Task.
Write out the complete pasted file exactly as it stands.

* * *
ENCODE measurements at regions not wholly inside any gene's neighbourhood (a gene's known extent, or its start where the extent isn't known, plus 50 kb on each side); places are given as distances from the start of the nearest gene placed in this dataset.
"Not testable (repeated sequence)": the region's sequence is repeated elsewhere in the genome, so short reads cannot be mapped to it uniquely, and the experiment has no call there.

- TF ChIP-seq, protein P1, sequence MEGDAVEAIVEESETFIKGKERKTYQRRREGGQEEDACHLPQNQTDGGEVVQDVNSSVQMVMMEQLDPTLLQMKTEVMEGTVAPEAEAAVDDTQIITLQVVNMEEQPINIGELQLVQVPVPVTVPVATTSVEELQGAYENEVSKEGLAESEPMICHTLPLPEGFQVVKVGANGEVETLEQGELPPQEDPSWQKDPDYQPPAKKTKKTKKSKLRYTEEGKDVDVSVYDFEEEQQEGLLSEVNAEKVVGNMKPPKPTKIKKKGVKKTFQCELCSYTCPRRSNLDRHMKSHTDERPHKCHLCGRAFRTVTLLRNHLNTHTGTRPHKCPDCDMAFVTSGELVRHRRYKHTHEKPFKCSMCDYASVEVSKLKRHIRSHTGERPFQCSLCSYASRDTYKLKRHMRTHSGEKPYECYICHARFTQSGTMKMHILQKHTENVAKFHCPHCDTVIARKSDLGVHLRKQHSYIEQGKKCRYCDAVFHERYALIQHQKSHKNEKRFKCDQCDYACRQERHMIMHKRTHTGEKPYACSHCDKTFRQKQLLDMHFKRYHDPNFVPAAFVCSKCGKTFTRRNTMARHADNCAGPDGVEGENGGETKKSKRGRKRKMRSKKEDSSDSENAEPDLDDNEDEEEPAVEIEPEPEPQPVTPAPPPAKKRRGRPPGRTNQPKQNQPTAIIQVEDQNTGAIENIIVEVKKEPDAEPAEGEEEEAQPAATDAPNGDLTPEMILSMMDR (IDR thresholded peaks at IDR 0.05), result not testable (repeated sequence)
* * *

ENCODE measurements at regions not wholly inside any gene's neighbourhood (a gene's known extent, or its start where the extent isn't known, plus 50 kb on each side); places are given as distances from the start of the nearest gene placed in this dataset.
"Not testable (repeated sequence)": the region's sequence is repeated elsewhere in the genome, so short reads cannot be mapped to it uniquely, and the experiment has no call there.

- TF ChIP-seq, protein P1, sequence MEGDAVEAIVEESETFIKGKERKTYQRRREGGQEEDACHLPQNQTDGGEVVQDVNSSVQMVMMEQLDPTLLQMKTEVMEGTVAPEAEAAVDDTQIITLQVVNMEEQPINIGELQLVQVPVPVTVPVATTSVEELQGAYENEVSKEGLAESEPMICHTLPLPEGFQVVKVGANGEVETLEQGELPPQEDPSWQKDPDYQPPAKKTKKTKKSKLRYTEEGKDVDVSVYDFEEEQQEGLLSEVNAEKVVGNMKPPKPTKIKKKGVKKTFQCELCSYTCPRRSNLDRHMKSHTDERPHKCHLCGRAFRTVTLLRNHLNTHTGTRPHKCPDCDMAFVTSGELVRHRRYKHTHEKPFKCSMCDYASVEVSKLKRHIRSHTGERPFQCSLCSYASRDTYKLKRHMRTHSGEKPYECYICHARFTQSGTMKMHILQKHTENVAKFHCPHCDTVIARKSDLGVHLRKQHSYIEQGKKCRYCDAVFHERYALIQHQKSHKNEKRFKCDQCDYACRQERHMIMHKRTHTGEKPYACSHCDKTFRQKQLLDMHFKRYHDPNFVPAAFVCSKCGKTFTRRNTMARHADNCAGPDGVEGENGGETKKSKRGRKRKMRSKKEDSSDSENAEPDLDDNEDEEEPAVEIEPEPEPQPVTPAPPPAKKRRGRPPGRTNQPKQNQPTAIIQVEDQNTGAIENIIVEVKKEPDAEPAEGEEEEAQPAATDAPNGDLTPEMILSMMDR (IDR thresholded peaks at IDR 0.05), result not testable (repeated sequence)